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Palm beats 3Q estimates, sees slower growth ahead

Palm (Nasdaq: PALM) topped analyst estimates in its last quarter as a privately held company, but expects slower growth in the near future.

After market close Tuesday, the maker of handheld computers reported pro forma fiscal third quarter net income of $15.5 million, or 3 cents per share, excluding one-time events. First Call's survey of six analysts predicted a profit of a penny per share for the quarter ended Feb. 25.

Including $8.2 million in separation costs, Palm earned $11 million, or 2 cents per share.

Shares of Palm rose as high as 56 3/8 in afterhours activity on the Island electronic communications network, although the price retreated from that level subsequently. The stock closed Tuesday's regular trading at 54 13/16, down 9/16 for the session.

Third quarter revenue increased $272.3 million, up 116 percent from $125.9 million in the year ago period, and a 5 percent gain sequentially. "Our third quarter revenue growth was particularly impressive because this quarter is traditionally our seasonally slowest and has typically been down sequentially from the second quarter," CFO Judy Bruner.

Gross margins of 43.6 percent represented a decline year-over-year but an improvement from the second quarter. "The strength in gross margins came primarily from our growth in licensing and growth in Palm.net revenue," Bruner said.

Don't expect Palm to maintain those margins or level of revenue growth, Bruner said during an afternoon conference call with analysts. "We are also cognizant that growth rates are unlikely to continue at current levels," she said.

Palm expects fourth quarter revenue ranging between $280 million to $295 million, or year-over-year growth of 61 to 69 percent. Fiscal 2001 will likely see growth between 40 and 45 percent, Bruner said.

The company faces a larger revenue base, more difficult year-over-year comparisons, increased competition and tight supply of key components.

The company faces a larger revenue base, more difficult year-over-year comparisons, increased competition and tight supply of key components.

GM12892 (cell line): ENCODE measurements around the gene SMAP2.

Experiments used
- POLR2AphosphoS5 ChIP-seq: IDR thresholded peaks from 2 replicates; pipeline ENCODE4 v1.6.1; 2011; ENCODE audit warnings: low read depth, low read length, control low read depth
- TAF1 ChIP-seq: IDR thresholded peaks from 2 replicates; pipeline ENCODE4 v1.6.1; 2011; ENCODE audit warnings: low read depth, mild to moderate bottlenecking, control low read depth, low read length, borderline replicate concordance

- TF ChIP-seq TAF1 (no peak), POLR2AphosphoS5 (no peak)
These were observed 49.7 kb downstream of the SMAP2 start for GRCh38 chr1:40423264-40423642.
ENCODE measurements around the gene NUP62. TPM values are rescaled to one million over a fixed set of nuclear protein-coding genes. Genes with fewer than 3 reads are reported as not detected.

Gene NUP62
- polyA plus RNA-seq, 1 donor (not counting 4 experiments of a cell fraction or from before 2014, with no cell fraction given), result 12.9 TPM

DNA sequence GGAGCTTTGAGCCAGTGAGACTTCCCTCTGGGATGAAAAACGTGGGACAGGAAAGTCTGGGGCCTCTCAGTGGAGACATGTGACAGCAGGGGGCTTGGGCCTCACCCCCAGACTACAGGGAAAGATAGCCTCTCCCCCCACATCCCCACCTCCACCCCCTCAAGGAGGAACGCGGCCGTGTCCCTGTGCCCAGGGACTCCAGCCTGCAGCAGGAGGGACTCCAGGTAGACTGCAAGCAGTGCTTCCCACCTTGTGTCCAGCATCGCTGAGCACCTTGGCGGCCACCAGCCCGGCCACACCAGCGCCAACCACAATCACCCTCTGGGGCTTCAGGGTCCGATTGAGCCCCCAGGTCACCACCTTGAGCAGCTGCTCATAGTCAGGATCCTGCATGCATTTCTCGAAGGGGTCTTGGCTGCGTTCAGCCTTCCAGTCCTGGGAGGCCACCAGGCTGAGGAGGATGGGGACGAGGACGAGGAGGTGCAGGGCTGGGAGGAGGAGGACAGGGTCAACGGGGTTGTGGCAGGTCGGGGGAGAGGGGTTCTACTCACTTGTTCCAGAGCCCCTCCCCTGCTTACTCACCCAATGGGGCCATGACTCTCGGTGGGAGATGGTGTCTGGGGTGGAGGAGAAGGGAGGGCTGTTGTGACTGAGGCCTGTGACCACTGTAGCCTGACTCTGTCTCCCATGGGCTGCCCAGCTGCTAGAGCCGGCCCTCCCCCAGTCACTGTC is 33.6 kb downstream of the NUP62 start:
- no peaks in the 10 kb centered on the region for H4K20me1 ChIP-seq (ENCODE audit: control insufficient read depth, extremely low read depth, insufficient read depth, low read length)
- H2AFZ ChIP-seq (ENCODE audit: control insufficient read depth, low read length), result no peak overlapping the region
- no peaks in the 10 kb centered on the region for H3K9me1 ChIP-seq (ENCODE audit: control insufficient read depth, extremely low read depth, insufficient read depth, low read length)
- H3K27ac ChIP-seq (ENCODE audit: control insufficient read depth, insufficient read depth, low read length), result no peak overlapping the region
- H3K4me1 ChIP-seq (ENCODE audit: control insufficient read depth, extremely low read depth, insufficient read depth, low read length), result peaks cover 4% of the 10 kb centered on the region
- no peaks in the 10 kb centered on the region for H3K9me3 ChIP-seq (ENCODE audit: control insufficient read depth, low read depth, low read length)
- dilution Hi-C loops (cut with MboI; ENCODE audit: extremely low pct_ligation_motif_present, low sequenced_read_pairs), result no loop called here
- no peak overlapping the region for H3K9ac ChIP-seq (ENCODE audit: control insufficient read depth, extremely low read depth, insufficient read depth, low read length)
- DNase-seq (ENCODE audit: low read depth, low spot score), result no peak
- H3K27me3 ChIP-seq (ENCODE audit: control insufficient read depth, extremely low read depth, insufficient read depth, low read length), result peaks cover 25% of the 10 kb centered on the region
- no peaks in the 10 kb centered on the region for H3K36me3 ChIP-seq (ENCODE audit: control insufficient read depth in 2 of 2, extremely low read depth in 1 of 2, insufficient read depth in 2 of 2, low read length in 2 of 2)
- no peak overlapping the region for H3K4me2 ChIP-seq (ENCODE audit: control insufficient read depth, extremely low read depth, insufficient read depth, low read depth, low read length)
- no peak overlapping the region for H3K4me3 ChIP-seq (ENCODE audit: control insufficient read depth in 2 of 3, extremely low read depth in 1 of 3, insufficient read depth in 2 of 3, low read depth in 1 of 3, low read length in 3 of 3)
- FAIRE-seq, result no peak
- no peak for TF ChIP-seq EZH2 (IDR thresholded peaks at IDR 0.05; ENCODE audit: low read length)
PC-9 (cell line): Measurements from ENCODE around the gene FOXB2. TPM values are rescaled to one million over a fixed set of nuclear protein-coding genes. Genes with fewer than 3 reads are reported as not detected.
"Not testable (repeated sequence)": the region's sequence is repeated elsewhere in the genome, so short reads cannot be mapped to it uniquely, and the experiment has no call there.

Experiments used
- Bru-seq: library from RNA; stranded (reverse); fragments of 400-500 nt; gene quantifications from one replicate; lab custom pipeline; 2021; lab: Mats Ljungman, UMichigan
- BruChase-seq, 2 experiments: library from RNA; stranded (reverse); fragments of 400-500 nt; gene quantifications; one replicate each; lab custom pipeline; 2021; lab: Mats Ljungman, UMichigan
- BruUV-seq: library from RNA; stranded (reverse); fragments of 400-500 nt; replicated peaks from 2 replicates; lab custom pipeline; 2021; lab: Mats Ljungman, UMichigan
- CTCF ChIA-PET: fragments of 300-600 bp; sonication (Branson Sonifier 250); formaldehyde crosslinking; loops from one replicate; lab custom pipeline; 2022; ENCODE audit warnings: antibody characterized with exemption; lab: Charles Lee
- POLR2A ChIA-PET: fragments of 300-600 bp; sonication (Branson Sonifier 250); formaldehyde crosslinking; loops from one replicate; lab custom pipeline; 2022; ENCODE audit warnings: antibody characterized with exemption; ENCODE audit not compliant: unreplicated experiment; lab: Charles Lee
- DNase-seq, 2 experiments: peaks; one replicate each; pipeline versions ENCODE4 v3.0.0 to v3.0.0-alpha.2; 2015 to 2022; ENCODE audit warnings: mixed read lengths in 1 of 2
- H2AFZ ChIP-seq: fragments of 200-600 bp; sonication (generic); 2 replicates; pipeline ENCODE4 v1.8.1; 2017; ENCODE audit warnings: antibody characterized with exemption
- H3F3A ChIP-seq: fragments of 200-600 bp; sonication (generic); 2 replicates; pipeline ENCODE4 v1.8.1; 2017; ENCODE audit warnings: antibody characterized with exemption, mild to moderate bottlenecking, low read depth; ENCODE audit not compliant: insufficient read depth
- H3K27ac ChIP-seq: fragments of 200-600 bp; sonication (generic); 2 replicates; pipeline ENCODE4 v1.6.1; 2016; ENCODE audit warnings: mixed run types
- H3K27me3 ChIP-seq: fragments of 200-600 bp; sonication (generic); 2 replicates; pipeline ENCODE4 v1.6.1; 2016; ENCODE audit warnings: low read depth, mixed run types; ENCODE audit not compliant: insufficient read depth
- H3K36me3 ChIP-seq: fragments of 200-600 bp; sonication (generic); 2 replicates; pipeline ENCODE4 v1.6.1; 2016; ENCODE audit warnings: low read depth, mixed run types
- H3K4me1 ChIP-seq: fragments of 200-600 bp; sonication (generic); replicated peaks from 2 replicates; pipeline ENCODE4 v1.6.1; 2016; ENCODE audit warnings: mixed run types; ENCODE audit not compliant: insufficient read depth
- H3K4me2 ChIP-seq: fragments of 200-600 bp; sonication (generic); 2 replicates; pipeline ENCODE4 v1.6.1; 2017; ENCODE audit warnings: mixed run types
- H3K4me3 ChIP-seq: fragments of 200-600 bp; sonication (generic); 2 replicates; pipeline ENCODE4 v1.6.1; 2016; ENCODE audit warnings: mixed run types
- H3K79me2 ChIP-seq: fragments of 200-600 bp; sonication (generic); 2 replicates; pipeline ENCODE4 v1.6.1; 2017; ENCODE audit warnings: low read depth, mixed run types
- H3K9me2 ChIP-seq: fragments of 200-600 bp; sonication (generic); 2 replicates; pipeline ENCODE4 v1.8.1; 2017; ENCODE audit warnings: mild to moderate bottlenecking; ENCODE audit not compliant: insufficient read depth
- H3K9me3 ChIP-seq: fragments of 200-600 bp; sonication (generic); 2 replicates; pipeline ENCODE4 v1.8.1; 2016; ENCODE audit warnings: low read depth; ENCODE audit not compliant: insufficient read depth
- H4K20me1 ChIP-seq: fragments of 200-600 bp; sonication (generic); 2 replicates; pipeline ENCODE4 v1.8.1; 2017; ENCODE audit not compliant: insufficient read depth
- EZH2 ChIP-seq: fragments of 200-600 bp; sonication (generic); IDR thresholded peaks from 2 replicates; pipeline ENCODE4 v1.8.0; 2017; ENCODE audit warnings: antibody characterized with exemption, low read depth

Demand from wireless phone manufacturers has created as shortage of flash memory and LCD displays. Palm does not expect industry suppliers to be able to meet demand for several quarters. "Recently we've seen it tightening dramatically," CEO Carl Yankowski told analysts.

Palm is well-positioned compared to its competitors when it comes to buying parts, Bruner said.

But the industry-wide shortage means higher component costs even as Palm sells cheaper devices. The company cut prices only last month, so the fourth quarter will be Palm's first full quarter for its new pricing structure.

As a result, Palm's gross margins will fall in the future, Bruner said. The company sees gross margins between 35 and 40 percent.

Operating expenses will grow in the fourth quarter and next fiscal year as the company boosts spending to reach new customer markets and expands internationally, Bruner said.

Palm also will needs to build its administrative and back office operations to replace those currently being provided by 3Com (Nasdaq: COMS). In the fourth quarter and fiscal 2001, some corporate functions will be duplicated as Palm continues paying 3Com for those items while training new personnel and establishing its own operations.

"We are consciously bringing our operating margins down over the next 12 to 18 months," Bruner said.

Expect operating losses from Palm over the next few quarters as the company increases investments, executives said. Cash from the recent IPO and private placements will generate "significant" interest income, Bruner said, but she added the company will use some of that cash for other investments.

Tuesday's announcement is Palm's first earnings report as a public company. Since going public in early March, shares of Palm have fallen more than 40 percent from their first-day close.

• THE DAY AHEAD: End of Palm's quiet period should cheer investors
• Palm snaps out of post-IPO malaise
• Palm's IPO soars while 3Com wilts

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